When the infant is born, careful assessment of the lesion should be done while laying the infant in the lateral or prone position, to avoid pressure on the lesion. Non-latex gloves should be used to avoid latex sensitization[16] and the lesion should be covered by a moist dressing or plastic wrap to prevent heat loss. The dressing should ideally be removed only in presence of the neurosurgeon. In postnatal surgery, closure of myelomeningocele should be done as early as possible to reduce the risk of infection (ideally within the first 48 hours after birth).[17] In patients with associated Chiari II malformation, presenting with brainstem dysfunction decompressive upper cervical laminectomy may be needed to reduce brainstem and cerebellar tonsillar decompression.[18] Most of these patients benefit from a multidisciplinary team approach for coordinating their management. In patients with urinary dysfunction, daily catheterization is needed to prevent urinary tract infections. Orthopedic follow up should be done to prevent, monitor and treat contractures and scoliosis.[19] Delivery should preferably be done at a center with a level III neonatal intensive care unit or above along with accessibility to pediatric neurosurgery services. Delivery should be performed at term to prevent complications related to prematurity. When in utero surgery was performed, delivery should be planned via early term or late preterm cesarean section as there is a risk for uterine rupture.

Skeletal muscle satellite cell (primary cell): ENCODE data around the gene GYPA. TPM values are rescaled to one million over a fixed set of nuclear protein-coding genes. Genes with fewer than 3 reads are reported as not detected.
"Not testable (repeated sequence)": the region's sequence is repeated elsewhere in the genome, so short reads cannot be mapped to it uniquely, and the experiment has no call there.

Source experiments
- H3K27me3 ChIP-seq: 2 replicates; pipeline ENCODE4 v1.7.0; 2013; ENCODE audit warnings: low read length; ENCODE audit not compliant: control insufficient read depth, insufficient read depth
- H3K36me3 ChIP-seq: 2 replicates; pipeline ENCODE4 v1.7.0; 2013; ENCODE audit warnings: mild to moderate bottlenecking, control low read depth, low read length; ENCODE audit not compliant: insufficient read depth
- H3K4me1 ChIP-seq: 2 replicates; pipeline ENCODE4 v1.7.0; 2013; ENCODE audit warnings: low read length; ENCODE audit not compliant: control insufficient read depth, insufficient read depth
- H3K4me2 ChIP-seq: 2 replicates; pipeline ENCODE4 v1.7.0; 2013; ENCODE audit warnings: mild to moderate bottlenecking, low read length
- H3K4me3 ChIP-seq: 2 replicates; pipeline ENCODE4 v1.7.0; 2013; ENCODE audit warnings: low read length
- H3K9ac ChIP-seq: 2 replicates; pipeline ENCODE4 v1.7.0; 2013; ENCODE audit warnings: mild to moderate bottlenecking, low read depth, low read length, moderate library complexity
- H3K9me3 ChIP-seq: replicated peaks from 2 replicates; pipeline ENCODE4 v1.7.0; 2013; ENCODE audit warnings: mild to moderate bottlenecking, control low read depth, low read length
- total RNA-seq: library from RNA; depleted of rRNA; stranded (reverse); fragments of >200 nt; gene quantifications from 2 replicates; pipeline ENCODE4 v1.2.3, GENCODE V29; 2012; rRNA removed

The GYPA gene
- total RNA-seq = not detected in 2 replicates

Differential Diagnosis

  1. Caudal regression syndrome (sacral agenesis)
  2. Sacrococcygeal teratoma
  3. Multiple vertebral segmentation disorder
  4. VACTERL (vertebral anomalies, anal atresia, cardiac abnormalities, tracheoesophageal atresia/ esophageal atresia, renal anomalies and limb defect).
  5. Spine segmental dysgenesis[20]

Prognosis

Patients with spina bifida have a mortality rate of about 1% per year from the age of 5 to 30 years. The higher the lesion, the greater the mortality rate. Among survivors, their quality of life is massively impacted by their diagnosis. Psychosocial issues like increased incidence of depression, anxiety, and risk-taking behaviors are common in this group. Studies have shown that the areas most likely to be affected are employment, romantic relationships, and financial independence.[13]